SD shows the variation eg caused by biological variation (ie natural) in the data... whereas the SEM gives an indication of the precision of the estimate of the mean (similar to a confidence interval). I always show SEM - since most journals use this etc, SD bars are always way bigger! the bigger your sample size, the smaller the SEM and so the more sure you can be of your estimate of the mean.
I thought I had a handle on this but the more I think about it the more confused I get! personally if reporting stats I'd put in the SD but if displaying on a graph I'd use SE for error bars. Why? I don't really Know that's just what I'd do!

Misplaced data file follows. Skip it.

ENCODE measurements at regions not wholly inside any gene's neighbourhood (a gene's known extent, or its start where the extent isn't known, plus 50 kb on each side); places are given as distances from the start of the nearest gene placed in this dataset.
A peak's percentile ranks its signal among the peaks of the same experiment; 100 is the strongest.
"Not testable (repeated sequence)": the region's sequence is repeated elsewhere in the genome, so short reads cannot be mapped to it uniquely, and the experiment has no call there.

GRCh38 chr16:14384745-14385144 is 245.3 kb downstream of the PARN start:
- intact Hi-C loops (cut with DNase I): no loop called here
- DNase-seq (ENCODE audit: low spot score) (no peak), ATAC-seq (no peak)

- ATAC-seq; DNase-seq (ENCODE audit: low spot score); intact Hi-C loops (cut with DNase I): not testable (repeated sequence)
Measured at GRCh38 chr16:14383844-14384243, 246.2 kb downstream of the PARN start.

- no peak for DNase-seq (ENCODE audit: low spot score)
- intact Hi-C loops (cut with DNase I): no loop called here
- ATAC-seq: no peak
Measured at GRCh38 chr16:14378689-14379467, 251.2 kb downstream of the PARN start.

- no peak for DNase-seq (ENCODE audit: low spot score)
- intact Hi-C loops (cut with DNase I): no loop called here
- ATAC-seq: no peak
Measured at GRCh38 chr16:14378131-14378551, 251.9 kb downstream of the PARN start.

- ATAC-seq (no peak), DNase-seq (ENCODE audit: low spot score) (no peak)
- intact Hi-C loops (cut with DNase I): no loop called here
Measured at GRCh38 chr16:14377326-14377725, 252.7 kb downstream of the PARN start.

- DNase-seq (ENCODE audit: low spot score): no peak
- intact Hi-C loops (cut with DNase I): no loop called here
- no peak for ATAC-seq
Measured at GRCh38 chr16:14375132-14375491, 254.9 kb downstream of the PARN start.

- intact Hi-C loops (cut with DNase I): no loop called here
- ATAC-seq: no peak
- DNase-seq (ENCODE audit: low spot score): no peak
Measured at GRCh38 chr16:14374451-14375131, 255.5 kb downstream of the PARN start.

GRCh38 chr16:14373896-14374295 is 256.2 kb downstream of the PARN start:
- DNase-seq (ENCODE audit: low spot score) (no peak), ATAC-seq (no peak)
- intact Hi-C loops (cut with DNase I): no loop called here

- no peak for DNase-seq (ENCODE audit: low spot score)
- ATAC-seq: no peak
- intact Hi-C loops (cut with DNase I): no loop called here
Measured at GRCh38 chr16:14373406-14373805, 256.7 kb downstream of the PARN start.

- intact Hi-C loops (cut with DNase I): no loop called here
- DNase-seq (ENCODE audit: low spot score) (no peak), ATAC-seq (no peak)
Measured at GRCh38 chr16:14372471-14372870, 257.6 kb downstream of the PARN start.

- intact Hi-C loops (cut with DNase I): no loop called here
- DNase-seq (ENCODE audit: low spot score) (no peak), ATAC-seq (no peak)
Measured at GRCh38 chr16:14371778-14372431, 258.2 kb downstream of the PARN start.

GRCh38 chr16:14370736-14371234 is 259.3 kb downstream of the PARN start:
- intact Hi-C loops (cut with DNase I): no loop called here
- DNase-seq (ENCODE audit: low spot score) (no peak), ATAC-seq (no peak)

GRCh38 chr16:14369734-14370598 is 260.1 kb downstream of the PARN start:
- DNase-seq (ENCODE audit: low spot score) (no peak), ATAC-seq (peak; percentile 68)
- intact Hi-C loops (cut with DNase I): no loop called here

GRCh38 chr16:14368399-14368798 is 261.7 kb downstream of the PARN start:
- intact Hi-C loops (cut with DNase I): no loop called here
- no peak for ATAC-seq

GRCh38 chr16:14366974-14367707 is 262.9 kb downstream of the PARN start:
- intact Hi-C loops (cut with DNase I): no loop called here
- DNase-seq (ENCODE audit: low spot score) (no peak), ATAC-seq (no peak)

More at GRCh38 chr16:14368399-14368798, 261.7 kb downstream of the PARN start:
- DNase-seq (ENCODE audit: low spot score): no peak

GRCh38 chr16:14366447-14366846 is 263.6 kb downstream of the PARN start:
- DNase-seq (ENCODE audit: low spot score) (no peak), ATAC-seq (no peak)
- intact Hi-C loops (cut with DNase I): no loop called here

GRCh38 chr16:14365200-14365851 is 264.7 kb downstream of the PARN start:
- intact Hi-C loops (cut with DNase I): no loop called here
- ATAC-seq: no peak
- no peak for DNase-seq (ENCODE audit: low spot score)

SD gives an idea of the spread of the data. Whilst SE also does the SE also takes into account the number of observations you have, as the greater n you have the smaller the SE. This is not the case with SD.
In some cases it makes sense to use SD. For example if just talking about your sample, such as reporting the age of participants, wheras I think SE relates more to the population - There is a 95% chance the actual mean will fall 1.96*SE from your mean value. Thus it gives an idea of how representative your mean is likely to be of the general popluation.
As for why report SE with t-test, I don't really know. I guess as the t-test measures whether the means are different or whether the error bars overlap, by reporting SE and the mean then an interested reader can check your claims of significance.
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